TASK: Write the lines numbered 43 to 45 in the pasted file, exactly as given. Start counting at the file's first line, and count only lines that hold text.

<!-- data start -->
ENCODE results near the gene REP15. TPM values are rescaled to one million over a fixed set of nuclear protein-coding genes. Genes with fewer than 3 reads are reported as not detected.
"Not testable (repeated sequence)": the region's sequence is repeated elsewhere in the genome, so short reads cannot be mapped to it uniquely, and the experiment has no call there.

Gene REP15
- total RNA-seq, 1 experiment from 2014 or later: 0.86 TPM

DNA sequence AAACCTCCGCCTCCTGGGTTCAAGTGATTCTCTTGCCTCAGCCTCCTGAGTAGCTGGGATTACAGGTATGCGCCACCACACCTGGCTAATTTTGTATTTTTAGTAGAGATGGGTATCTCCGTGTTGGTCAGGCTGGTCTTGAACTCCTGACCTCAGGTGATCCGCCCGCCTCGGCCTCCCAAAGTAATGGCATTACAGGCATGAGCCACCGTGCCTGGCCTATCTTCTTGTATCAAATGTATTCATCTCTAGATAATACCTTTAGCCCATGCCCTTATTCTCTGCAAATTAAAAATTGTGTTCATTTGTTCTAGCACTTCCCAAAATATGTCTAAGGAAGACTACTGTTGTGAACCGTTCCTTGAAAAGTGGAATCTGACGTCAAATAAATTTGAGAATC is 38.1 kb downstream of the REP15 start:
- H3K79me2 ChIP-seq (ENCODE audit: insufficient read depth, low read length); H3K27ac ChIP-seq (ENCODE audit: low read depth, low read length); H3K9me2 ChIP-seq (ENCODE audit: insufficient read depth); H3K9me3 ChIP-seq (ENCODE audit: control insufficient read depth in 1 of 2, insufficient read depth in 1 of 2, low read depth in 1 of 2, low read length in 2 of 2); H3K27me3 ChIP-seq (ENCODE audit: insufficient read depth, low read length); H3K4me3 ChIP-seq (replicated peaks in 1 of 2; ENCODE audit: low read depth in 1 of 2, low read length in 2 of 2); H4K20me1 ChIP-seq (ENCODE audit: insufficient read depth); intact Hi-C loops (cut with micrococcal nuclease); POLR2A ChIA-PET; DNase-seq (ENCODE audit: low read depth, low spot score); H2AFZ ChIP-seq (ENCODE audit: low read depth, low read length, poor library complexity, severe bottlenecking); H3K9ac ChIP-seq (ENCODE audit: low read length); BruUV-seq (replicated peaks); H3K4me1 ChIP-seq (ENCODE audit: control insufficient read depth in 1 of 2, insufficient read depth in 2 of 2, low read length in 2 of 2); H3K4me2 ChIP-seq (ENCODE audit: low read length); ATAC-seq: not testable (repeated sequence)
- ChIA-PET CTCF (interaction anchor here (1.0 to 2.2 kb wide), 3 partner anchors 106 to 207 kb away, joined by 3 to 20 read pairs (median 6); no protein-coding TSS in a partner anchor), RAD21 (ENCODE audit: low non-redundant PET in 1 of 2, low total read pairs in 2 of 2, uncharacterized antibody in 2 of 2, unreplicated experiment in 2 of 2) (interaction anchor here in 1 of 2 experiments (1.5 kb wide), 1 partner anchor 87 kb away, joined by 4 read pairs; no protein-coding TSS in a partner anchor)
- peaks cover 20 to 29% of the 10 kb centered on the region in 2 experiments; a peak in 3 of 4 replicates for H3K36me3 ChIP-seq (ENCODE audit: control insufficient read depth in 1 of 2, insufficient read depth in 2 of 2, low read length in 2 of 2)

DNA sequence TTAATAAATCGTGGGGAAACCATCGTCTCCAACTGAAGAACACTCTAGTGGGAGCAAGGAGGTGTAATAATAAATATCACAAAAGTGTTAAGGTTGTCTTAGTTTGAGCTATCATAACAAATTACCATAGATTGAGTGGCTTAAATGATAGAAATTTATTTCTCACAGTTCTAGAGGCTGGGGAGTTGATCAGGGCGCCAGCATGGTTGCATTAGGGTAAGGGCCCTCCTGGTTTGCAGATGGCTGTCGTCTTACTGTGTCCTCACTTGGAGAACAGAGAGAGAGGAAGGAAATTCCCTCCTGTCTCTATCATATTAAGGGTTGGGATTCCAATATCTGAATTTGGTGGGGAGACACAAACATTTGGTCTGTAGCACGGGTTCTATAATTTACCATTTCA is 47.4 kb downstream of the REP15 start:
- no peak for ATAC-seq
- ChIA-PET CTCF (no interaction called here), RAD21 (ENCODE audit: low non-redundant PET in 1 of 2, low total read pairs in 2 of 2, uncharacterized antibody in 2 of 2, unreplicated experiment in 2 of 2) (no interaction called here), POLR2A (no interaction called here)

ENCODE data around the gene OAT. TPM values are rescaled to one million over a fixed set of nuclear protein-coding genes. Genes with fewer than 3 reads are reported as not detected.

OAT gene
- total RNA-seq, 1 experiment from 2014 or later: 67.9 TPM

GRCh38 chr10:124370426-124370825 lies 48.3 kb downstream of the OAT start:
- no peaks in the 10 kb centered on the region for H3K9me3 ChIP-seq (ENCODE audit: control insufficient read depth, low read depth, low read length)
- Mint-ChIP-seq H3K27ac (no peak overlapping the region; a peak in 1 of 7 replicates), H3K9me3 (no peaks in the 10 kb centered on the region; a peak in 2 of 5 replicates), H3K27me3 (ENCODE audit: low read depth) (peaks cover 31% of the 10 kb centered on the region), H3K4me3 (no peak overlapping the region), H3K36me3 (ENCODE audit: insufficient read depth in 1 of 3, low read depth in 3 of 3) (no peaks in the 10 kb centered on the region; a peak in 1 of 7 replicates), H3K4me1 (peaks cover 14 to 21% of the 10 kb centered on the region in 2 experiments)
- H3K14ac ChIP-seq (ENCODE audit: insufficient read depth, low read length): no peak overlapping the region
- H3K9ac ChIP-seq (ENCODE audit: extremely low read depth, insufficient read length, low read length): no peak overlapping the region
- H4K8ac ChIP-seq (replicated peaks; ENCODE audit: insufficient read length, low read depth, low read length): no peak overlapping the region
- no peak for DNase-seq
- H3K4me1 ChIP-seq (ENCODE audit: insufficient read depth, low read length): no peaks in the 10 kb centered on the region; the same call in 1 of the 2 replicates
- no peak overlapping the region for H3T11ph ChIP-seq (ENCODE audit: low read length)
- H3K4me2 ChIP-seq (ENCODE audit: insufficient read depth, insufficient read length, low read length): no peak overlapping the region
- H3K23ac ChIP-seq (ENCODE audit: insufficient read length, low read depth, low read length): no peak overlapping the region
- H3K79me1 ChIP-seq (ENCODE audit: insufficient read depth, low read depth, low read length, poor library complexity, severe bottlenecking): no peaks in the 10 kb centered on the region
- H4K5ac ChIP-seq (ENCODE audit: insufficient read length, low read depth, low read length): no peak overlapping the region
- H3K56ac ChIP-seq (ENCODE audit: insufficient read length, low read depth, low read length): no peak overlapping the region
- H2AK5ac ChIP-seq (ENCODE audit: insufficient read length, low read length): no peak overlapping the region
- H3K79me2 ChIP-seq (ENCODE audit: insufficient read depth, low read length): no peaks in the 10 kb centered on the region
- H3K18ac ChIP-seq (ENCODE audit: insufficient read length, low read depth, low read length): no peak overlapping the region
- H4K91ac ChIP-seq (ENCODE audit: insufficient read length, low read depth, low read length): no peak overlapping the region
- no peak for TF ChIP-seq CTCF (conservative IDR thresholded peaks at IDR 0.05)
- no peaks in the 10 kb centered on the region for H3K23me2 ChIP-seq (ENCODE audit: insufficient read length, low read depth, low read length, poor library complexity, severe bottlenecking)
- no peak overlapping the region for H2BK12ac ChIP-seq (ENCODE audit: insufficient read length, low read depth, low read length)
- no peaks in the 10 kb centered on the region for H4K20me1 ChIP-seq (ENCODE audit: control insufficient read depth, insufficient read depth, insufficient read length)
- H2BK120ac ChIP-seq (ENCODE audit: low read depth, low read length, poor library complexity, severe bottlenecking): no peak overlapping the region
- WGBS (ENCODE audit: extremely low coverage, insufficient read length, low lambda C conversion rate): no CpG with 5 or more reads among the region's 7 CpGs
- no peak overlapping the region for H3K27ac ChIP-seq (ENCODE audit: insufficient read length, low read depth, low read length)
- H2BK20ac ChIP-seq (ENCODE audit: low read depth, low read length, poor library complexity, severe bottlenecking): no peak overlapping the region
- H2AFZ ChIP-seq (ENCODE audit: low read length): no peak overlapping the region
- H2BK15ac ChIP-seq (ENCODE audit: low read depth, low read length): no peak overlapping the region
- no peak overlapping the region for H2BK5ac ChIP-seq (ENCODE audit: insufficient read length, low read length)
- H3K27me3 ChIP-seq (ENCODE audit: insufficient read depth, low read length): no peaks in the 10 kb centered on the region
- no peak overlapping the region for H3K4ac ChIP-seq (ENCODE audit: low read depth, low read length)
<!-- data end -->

- no peak overlapping the region for H2BK5ac ChIP-seq (ENCODE audit: insufficient read length, low read length)
- H3K27me3 ChIP-seq (ENCODE audit: insufficient read depth, low read length): no peaks in the 10 kb centered on the region
- no peak overlapping the region for H3K4ac ChIP-seq (ENCODE audit: low read depth, low read length)